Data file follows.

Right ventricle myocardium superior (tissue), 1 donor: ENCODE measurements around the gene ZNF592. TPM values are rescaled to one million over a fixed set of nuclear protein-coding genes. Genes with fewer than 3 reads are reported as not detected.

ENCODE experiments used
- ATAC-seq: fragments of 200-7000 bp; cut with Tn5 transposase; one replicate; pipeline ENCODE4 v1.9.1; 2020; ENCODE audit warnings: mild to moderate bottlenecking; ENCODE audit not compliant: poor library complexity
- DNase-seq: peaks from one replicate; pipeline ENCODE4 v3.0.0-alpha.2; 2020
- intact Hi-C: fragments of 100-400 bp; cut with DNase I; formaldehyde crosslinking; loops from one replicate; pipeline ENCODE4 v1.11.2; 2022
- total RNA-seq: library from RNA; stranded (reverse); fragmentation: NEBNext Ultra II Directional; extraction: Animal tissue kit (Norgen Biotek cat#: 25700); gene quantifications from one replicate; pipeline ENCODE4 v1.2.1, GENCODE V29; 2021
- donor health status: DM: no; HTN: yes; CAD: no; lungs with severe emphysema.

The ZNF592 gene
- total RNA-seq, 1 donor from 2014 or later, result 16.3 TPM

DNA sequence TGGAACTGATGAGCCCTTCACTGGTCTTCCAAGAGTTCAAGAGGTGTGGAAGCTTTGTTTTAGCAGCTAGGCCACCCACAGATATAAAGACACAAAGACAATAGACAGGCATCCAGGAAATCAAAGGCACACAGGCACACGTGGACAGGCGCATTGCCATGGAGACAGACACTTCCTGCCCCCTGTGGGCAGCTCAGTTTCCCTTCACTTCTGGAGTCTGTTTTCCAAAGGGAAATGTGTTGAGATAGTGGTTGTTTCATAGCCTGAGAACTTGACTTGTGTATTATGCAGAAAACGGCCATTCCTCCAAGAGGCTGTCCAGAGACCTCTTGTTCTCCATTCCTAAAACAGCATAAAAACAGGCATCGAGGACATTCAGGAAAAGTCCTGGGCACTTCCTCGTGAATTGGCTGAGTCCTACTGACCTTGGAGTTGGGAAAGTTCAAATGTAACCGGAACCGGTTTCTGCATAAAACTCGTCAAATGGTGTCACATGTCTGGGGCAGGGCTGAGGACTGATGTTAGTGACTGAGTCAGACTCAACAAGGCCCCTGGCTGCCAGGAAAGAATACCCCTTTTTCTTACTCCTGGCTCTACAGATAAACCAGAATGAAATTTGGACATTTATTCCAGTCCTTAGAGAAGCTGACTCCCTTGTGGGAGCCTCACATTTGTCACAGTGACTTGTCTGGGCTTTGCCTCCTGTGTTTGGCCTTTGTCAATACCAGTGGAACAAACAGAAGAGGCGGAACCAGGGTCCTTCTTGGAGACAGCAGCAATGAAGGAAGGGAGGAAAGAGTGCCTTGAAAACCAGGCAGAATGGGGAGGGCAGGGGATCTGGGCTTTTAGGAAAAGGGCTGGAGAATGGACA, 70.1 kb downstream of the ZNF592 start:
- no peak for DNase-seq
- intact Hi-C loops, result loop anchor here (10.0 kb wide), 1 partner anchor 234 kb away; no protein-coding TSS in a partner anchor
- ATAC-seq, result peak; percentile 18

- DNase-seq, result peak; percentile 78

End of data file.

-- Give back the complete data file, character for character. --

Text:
Right ventricle myocardium superior (tissue), 1 donor: ENCODE measurements around the gene ZNF592. TPM values are rescaled to one million over a fixed set of nuclear protein-coding genes. Genes with fewer than 3 reads are reported as not detected.

ENCODE experiments used
- ATAC-seq: fragments of 200-7000 bp; cut with Tn5 transposase; one replicate; pipeline ENCODE4 v1.9.1; 2020; ENCODE audit warnings: mild to moderate bottlenecking; ENCODE audit not compliant: poor library complexity
- DNase-seq: peaks from one replicate; pipeline ENCODE4 v3.0.0-alpha.2; 2020
- intact Hi-C: fragments of 100-400 bp; cut with DNase I; formaldehyde crosslinking; loops from one replicate; pipeline ENCODE4 v1.11.2; 2022
- total RNA-seq: library from RNA; stranded (reverse); fragmentation: NEBNext Ultra II Directional; extraction: Animal tissue kit (Norgen Biotek cat#: 25700); gene quantifications from one replicate; pipeline ENCODE4 v1.2.1, GENCODE V29; 2021
- donor health status: DM: no; HTN: yes; CAD: no; lungs with severe emphysema.

The ZNF592 gene
- total RNA-seq, 1 donor from 2014 or later, result 16.3 TPM

DNA sequence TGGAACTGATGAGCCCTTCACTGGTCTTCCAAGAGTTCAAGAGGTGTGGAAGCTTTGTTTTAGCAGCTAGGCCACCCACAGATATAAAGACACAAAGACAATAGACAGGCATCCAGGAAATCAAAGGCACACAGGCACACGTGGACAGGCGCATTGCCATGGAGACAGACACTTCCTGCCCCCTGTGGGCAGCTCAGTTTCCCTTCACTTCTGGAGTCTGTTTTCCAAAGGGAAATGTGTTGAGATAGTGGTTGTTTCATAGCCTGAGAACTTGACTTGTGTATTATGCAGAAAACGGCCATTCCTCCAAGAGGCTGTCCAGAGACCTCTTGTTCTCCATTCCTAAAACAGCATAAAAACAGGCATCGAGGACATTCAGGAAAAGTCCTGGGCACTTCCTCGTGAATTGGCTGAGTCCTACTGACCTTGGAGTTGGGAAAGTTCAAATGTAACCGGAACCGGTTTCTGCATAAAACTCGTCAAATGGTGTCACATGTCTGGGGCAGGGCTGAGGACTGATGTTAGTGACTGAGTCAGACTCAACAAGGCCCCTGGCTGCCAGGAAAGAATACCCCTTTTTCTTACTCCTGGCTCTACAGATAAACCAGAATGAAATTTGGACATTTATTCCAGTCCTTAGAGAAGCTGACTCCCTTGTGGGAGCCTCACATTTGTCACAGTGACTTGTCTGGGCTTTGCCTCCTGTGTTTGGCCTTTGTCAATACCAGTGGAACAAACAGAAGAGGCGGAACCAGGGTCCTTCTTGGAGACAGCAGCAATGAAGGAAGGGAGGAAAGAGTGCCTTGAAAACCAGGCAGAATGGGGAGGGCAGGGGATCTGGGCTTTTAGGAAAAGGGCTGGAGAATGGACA, 70.1 kb downstream of the ZNF592 start:
- no peak for DNase-seq
- intact Hi-C loops, result loop anchor here (10.0 kb wide), 1 partner anchor 234 kb away; no protein-coding TSS in a partner anchor
- ATAC-seq, result peak; percentile 18

- DNase-seq, result peak; percentile 78